The events of September 11th and the immense loss of life made me reflect on how fleeting life was and how dangerous law enforcement could be. During my time on the department and being married to an officer, we had lost officers to violence and automobile crashes. On numerous occasions, I had sorrowfully watched the missing man formations in the sky and listened to the sorrowful wail of the bagpipes. As I sat, watching the horror days after the event, images of grieving family members, crushed fire engines, ash covered police cars and officers and department photos permeated my life. As my husband put on his uniform and walked out our front door each afternoon, I kept replaying those images over and over. I started asking myself, If I never see him again, what do I want left unsaid or undone? I asked, Did I show him that I loved him or better yet, did I show him? Have I left resentments unresolved because I don’t want to take the time to deal with it? What have I done to make his stress less? Have I asked him how he’s holding up and what can I do to help him deal with this tragedy? How can we get through this together?
During the next few months, the love and community of the American people became apparent. We banded together to help and support each other. I wondered to myself how I could incorporate this into my own home. I couldn’t really do anything to ease the pain of the recent widows, widowers and children thousands of miles away. What I could do was hold tightly to my officer who I was lucky to have come home to me each night.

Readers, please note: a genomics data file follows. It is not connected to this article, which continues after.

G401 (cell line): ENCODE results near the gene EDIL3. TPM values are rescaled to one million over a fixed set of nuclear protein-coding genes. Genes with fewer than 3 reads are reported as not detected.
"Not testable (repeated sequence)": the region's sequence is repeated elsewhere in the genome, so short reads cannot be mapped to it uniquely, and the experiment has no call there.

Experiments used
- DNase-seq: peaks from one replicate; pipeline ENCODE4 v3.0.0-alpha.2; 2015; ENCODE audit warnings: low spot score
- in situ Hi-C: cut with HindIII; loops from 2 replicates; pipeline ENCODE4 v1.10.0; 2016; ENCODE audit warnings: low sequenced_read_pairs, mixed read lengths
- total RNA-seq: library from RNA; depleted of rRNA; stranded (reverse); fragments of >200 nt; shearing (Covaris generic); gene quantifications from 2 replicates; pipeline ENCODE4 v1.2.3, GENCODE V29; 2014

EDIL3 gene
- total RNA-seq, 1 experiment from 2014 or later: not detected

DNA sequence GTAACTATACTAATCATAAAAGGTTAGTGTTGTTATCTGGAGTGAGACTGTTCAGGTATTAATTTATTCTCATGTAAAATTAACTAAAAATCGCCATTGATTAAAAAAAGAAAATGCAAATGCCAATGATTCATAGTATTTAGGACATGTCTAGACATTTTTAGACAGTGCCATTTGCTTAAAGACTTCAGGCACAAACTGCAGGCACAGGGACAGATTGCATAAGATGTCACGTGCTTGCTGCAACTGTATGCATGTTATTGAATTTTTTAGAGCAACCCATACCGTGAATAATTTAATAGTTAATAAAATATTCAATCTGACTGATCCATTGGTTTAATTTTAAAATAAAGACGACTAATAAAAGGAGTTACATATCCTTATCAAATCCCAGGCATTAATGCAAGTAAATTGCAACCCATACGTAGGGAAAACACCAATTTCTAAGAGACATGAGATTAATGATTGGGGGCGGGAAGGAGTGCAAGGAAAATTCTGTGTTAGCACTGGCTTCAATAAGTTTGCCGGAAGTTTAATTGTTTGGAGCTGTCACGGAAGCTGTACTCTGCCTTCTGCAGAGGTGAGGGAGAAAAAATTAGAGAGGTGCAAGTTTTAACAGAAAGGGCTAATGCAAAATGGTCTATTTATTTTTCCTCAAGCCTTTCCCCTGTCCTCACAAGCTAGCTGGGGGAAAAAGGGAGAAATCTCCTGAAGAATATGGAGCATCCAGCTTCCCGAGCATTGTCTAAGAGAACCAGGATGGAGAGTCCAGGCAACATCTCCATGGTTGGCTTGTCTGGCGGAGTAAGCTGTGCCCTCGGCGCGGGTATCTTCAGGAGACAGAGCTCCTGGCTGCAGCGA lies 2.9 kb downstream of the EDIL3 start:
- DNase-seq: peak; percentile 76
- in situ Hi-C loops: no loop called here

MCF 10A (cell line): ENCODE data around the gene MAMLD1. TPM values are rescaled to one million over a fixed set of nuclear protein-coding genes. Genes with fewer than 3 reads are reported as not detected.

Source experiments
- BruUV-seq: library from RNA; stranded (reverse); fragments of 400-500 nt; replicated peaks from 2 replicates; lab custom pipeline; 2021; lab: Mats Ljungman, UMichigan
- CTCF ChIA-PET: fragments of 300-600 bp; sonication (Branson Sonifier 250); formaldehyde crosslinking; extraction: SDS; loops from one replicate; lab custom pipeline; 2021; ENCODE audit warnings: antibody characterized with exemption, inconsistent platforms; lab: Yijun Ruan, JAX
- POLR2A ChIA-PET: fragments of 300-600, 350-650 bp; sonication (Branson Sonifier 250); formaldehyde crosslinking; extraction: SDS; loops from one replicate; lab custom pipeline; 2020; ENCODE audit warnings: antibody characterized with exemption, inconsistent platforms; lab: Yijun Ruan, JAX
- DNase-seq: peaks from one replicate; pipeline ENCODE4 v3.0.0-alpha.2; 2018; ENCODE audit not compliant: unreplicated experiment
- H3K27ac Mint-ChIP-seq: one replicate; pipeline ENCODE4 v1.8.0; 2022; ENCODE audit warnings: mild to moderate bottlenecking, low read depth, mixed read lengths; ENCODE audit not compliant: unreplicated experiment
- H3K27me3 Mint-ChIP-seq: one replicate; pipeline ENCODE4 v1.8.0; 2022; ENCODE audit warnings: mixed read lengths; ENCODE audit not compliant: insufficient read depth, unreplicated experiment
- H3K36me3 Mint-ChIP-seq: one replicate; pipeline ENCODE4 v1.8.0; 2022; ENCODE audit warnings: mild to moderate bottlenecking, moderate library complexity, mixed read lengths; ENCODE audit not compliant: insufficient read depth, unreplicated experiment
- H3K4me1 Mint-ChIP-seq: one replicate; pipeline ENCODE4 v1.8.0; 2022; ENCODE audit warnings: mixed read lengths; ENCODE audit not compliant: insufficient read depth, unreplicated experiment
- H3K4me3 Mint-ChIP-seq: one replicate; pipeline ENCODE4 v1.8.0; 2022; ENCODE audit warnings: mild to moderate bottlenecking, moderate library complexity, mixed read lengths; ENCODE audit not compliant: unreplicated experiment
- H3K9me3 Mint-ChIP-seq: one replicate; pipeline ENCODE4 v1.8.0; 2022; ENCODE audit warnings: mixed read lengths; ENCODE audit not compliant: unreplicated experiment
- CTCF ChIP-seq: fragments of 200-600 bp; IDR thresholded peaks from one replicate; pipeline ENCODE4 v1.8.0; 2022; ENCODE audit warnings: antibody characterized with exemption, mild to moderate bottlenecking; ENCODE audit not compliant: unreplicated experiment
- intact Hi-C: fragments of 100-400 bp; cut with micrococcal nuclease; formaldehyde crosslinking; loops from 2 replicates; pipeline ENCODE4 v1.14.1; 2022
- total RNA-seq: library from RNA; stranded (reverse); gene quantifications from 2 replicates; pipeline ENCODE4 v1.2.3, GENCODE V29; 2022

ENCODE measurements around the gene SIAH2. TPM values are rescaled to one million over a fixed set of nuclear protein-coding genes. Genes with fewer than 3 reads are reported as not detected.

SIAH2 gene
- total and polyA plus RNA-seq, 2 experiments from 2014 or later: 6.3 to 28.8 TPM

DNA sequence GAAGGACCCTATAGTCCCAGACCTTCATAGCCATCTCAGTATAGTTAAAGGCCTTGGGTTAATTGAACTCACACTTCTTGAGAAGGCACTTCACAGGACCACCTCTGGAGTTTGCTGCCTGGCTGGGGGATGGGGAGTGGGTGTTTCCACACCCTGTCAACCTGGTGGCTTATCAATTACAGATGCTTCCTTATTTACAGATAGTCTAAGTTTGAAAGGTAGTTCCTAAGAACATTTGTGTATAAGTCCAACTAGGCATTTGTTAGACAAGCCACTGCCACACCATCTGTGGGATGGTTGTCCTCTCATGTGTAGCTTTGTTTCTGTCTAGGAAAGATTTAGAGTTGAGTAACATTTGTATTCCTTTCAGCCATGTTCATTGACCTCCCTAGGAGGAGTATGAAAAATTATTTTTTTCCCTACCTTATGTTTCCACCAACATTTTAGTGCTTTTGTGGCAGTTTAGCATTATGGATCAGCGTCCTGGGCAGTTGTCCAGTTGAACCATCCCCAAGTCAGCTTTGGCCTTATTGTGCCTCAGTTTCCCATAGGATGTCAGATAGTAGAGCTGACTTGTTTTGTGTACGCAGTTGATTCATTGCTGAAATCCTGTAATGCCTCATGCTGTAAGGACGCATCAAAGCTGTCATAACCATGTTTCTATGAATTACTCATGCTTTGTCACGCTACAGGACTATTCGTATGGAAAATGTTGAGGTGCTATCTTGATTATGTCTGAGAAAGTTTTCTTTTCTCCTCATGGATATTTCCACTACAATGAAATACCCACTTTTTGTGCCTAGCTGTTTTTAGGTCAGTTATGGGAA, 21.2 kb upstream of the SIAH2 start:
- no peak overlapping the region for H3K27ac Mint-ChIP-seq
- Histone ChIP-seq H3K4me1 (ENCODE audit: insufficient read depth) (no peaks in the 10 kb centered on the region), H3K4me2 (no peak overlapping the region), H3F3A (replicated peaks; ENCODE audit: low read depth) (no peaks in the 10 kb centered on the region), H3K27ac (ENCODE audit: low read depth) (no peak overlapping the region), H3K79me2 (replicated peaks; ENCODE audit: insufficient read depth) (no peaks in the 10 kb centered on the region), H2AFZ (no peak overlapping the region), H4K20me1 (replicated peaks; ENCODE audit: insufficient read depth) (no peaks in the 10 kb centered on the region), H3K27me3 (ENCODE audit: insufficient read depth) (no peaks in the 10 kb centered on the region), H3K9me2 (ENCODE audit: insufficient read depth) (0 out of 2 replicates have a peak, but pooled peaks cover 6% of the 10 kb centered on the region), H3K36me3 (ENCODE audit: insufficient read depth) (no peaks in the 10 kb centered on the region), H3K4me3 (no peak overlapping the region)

As a public safety communications operator and as an officer’s wife, the events of September 11th changed me. It created an appreciation for the work law enforcement officers do each day to protect us at the community level and increased my love of family. None of us are guaranteed tomorrow. I try to use this tragic day to remind myself to live each day fully, tell those who are special to me that I love them and to appreciate those who put their lives in harm’s way so that I can live with peace.
About The Author:
Michelle Perin has been a freelance writer since 2000. Her credits include Law Enforcement Technology, Police, Law and Order, Police Times, Beyond the Badge, Michigan State Trooper, Michigan Snowmobiler Magazine and Chief of Police. She writes two columns a month for Officer.com. Michelle worked for the Phoenix (AZ) Police Department for almost eight years. In December 2010, she earned her Master’s degree in Criminology and Criminal Justice from Indiana State University. Currently, Michelle works as the Administrative Coordinator at Jasper Mountain a residential psychiatric facility for children. In her spare time, she enjoys being the fundraising coordinator for the Lane Area Ferret Shelter & Rescue, playing her bass, working on her young adult novel Desert Ice and raising her two sons in a small town in Oregon.